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                  ENG-102 Grammar Review Site

Subject-Verb Agreement  
Agreement Errors
Direct and Indirect Statement
Mixed Constructions
Modifiers: Phrases
Modifiers: Words
Parts of Speech
Pronoun Reference
Pronoun-Antecedent Agreement
Sentence Types
Subjects and Predicates
Subject-Verb Agreement
Subordinate Clauses
Verb Types
Verbs: Forms, Tenses, Moods
Subject-Verb Agreement Exercise


Subject-verb agreement refers to the relationship between the subject and a verb in a clause.  Every clause, dependent or independent, has a subject and a verb, so in every clause the subject and verb must agree.  How must a verb agree with its subject?  A verb must agree with its subject in person and number


Most of the time you find agreement errors when something doesn't sound right.  If you need to check a subject and verb for agreement, follow these steps.


1.  Isolate the subject and verb.


        Andrea finds stamp collecting interesting.


        The subject is Andrea and the verb is finds.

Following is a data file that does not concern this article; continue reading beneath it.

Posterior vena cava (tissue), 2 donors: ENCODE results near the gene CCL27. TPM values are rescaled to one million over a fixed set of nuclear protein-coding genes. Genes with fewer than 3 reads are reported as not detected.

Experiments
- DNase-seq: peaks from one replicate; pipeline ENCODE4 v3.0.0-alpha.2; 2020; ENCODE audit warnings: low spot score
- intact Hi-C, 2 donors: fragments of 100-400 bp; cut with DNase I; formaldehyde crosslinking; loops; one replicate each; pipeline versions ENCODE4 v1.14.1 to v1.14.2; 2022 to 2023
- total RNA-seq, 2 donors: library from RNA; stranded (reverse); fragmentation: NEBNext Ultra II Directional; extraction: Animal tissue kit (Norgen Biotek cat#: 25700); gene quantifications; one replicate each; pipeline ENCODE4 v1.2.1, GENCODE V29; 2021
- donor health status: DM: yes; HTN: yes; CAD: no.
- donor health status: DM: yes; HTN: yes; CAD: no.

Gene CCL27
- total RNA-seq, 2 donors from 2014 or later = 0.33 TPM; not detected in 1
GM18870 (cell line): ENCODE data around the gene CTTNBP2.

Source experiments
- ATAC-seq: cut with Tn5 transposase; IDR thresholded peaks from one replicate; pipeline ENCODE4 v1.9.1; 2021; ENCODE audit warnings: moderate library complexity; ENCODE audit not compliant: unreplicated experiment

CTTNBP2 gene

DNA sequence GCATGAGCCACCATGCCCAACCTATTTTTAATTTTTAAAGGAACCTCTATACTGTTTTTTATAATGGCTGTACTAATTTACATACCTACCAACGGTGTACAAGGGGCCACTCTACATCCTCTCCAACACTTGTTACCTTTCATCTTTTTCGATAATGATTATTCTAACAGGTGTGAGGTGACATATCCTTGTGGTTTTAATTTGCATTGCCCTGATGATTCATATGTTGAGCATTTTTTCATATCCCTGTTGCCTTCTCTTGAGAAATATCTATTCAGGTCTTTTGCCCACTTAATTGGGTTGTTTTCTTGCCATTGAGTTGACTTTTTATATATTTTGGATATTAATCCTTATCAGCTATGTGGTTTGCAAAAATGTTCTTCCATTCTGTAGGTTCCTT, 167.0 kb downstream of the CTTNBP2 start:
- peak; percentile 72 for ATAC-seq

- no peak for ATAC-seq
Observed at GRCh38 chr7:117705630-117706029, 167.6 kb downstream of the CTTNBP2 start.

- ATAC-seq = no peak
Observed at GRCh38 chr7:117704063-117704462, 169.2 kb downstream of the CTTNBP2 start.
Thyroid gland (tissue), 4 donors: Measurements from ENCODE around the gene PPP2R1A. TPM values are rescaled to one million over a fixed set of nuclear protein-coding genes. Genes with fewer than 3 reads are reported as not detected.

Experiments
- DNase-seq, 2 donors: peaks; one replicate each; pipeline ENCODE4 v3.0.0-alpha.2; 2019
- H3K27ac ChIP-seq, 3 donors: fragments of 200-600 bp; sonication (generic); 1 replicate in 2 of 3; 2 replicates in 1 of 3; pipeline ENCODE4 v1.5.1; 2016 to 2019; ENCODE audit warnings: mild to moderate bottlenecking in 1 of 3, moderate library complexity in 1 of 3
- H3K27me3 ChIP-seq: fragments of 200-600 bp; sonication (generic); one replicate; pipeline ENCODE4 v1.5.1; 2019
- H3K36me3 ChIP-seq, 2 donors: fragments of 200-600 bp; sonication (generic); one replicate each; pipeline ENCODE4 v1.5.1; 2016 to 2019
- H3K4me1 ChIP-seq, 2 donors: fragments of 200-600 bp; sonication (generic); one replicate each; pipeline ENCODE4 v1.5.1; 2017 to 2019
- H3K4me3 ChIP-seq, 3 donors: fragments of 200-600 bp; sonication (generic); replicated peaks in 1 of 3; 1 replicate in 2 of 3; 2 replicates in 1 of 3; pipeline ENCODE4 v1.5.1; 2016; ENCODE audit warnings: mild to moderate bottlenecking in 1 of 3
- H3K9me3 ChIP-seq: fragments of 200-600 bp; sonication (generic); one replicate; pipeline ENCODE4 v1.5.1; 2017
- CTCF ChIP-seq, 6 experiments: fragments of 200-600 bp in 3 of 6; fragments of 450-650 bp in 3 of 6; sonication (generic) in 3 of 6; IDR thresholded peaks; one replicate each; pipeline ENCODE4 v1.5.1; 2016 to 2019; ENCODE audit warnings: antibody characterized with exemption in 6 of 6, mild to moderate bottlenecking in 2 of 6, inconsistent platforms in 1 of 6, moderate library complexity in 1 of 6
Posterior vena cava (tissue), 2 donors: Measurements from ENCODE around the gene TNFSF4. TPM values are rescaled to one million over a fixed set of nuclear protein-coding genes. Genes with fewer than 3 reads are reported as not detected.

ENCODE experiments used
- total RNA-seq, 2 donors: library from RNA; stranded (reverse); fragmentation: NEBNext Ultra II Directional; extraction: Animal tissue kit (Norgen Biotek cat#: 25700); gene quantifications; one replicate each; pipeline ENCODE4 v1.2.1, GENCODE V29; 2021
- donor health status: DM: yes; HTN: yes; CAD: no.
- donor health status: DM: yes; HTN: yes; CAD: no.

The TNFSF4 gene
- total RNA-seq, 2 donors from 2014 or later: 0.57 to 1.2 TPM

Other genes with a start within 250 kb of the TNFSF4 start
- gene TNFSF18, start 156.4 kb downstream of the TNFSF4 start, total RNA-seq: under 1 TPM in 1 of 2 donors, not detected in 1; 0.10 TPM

2.  Replace the subject with the appropriate pronoun from the list of personal pronouns.
















he, she, it



The subject Andrea would be replaced by she; that is, Andrea is third person

 singular, feminine.



3.  Conjugate the verb with the pronoun.  If the form sounds correct, it is correct.


 she finds  


We often make subject-verb agreement errors because the subject and verb are separated by other words or phrases like a prepositional phrase.  It's important, then, that you correctly identify the subject of a verb. Here's  an example.


My friend along with her aunt and uncle is going to Florida during the spring break.